January 24, 2015

Two days ago I had the need to refresh my memory concerning the Second Law of Thermodynamics. Most of the work I do involves designing work cells to automate manufacturing processes but one client asked me to take a look at a problem involving thermodynamic and heat transfer processes.  The statement of the second law is as follows:

“It is impossible to extract an amount of heat “Qh” from a hot reservoir and use it all to do work “W”.  Some amount of heat “Qc” must be exhausted to a cold reservoir.”

Another way to say this is:

“It is not possible for heat to flow from a cooler body to a warmer body without any work being done to accomplish this flow.”

That refresher took about fifteen (15) minutes but it made me realize just how far we have come relative to teaching and presenting subjects involving technology; i.e. STEM ( Science, Technology, Engineering and Mathematics) related information.  Theory does not change.  Those giants upon whose shoulders we stand paved the way and set the course for discovery and advancement of so many technical disciplines, but one device has revolutionized teaching methods—the modern day computer with accompanying software.

I would like to stay with thermodynamics to illustrate a point.  At the university I attended, we were required to have two semesters of heat transfer and two semesters of thermodynamics.  Both subjects were supposedly taken during the sophomore year and both offered in the department of mechanical engineering.   These courses were “busters” for many ME majors.  More than once they were the determining factors in the decision-making process as to whether or not to stay in engineering or try another field of endeavor.  The book was “Thermodynamics” by Gordon van Wylen, copyright 1959.  My sophomore year was 1962 so it was well before computers were used at the university level.  I remember pouring over the steam tables looking at saturations temperatures, saturation pressures trying to find specific volume, enthalpy, entropy and internal energy information.  It seemed as though interpolation was always necessary.  Have you ever tried negotiating a Mollier Chart to pick off needed data? WARNING: YOU CAN GO BLIND TRYING.      Psychometric charts presented the very same problem.  I remember one homework project in which we were expected to design a cooling tower for a commercial heating and air conditioning system.  All of the pertinent specifications were given as well as the cooling necessary for transmission into the facility.   It was drudgery and even though so long ago, I remember the “all-nighter” I pulled trying to get the final design on paper. Today, this information is readily available through software; obviously saving hours of time and greatly improving productivity.  I will say this; by the time these two courses were taken you did understand the basic principles and associated theory for heat systems.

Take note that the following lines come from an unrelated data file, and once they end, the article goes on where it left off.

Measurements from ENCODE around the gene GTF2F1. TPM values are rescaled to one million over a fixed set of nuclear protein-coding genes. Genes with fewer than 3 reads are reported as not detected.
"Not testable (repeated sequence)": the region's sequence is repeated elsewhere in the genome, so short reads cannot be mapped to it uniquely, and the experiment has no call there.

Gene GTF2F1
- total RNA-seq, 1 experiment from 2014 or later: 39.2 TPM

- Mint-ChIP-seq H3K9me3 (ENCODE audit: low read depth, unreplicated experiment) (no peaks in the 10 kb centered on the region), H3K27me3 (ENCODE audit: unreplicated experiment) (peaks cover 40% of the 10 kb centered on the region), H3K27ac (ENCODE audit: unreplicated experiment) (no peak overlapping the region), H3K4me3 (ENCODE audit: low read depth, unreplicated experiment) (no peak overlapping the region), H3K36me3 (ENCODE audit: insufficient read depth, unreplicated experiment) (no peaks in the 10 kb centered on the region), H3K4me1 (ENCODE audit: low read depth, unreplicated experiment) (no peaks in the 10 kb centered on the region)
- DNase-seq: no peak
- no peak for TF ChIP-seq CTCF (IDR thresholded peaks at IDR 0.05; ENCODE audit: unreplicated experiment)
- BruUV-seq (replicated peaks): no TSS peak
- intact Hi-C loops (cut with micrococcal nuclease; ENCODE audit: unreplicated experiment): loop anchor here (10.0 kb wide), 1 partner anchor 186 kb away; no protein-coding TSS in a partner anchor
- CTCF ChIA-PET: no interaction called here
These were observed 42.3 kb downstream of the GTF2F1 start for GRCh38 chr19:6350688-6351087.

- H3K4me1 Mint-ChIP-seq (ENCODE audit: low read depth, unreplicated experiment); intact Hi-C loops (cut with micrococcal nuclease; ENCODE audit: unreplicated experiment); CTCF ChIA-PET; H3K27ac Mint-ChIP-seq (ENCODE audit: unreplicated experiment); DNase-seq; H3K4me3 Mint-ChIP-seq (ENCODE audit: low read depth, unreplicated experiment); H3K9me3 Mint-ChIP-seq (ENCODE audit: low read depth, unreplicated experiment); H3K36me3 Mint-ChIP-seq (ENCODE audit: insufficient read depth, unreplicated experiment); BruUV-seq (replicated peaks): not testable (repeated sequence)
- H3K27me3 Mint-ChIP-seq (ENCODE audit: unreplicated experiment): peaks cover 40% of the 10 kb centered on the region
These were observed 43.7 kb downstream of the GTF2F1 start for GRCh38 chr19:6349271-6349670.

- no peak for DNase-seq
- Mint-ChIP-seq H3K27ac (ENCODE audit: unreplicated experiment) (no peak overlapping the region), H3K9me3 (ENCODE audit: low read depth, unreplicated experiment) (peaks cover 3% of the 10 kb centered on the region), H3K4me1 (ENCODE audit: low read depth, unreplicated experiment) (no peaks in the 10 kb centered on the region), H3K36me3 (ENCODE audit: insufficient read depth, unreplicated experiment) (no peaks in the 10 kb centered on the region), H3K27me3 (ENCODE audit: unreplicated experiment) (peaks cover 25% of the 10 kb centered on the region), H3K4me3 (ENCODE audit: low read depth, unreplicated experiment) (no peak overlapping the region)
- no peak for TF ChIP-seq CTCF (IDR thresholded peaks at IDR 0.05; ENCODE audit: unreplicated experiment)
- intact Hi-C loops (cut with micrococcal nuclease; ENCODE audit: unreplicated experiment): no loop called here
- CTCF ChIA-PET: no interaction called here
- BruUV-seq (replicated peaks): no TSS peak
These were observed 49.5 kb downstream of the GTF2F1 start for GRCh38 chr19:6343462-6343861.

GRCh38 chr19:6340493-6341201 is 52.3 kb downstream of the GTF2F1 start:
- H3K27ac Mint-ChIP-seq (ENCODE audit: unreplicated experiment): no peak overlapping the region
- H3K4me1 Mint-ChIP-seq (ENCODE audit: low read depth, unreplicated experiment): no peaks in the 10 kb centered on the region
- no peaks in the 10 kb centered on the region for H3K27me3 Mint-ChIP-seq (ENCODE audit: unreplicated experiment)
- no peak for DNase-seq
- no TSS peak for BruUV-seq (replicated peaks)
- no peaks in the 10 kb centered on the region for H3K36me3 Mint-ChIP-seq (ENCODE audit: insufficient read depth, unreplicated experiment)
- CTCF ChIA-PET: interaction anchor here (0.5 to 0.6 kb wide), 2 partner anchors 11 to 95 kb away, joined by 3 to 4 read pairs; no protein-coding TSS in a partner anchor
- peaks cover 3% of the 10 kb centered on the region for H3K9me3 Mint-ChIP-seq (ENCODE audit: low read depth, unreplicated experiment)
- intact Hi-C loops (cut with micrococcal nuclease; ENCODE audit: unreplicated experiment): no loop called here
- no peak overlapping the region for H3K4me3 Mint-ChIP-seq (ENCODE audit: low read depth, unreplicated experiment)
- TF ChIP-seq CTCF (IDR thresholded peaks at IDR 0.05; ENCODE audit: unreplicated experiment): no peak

Remember conversion tables?  One of the most-used programs by working engineers is found by accessing “onlineconversions.com”.  This web site provides conversions between differing measurement systems for length, temperature, weight, area, density, power and even has oddball classifications such as “fun stuff” and miscellaneous.  Fun stuff is truly interesting; the Chinese Zodiac, pig Latin, Morse code, dog years—all subheadings and many many more.  All possible without an exhaustive search through page after page of printed documentation.  All you have to do is log on.

The business courses I took, (yes, we were required to take several non-technical courses) were just as laborious.  We constructed spreadsheets and elaborate ones at that for cost accounting and finance; all accomplished today with MS Excel.  One great feature of MS Excel is the Σ or sum feature.  When you have fifty (50) or more line items and its 2:30 in the morning and all you want to do is wrap things up and go to bed, this becomes a god-send.

I cannot imagine where we will be in twenty (20) years relative to improvements in technology. I just hope I’m around to see them.


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